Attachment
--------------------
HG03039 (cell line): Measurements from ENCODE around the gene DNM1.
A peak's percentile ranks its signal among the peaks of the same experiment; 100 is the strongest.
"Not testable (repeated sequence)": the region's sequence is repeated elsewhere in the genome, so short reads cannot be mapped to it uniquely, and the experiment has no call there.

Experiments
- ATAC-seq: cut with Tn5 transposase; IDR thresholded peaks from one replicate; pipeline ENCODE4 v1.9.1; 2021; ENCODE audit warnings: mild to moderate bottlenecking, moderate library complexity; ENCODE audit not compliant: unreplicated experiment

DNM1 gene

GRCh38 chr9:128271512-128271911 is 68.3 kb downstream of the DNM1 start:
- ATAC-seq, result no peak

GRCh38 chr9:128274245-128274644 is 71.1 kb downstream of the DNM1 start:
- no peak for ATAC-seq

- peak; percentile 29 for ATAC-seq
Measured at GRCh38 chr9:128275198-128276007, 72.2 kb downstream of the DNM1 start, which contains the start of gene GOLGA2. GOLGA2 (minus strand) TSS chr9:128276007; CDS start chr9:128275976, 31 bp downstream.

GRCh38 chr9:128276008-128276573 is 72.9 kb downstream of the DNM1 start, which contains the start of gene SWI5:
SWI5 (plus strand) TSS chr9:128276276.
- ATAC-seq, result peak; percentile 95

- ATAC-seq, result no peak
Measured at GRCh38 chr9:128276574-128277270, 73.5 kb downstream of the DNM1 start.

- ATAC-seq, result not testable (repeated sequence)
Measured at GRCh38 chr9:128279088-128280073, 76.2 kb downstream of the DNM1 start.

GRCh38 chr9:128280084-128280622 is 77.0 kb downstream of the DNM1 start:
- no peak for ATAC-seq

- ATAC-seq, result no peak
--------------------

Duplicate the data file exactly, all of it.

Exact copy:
HG03039 (cell line): Measurements from ENCODE around the gene DNM1.
A peak's percentile ranks its signal among the peaks of the same experiment; 100 is the strongest.
"Not testable (repeated sequence)": the region's sequence is repeated elsewhere in the genome, so short reads cannot be mapped to it uniquely, and the experiment has no call there.

Experiments
- ATAC-seq: cut with Tn5 transposase; IDR thresholded peaks from one replicate; pipeline ENCODE4 v1.9.1; 2021; ENCODE audit warnings: mild to moderate bottlenecking, moderate library complexity; ENCODE audit not compliant: unreplicated experiment

DNM1 gene

GRCh38 chr9:128271512-128271911 is 68.3 kb downstream of the DNM1 start:
- ATAC-seq, result no peak

GRCh38 chr9:128274245-128274644 is 71.1 kb downstream of the DNM1 start:
- no peak for ATAC-seq

- peak; percentile 29 for ATAC-seq
Measured at GRCh38 chr9:128275198-128276007, 72.2 kb downstream of the DNM1 start, which contains the start of gene GOLGA2. GOLGA2 (minus strand) TSS chr9:128276007; CDS start chr9:128275976, 31 bp downstream.

GRCh38 chr9:128276008-128276573 is 72.9 kb downstream of the DNM1 start, which contains the start of gene SWI5:
SWI5 (plus strand) TSS chr9:128276276.
- ATAC-seq, result peak; percentile 95

- ATAC-seq, result no peak
Measured at GRCh38 chr9:128276574-128277270, 73.5 kb downstream of the DNM1 start.

- ATAC-seq, result not testable (repeated sequence)
Measured at GRCh38 chr9:128279088-128280073, 76.2 kb downstream of the DNM1 start.

GRCh38 chr9:128280084-128280622 is 77.0 kb downstream of the DNM1 start:
- no peak for ATAC-seq

- ATAC-seq, result no peak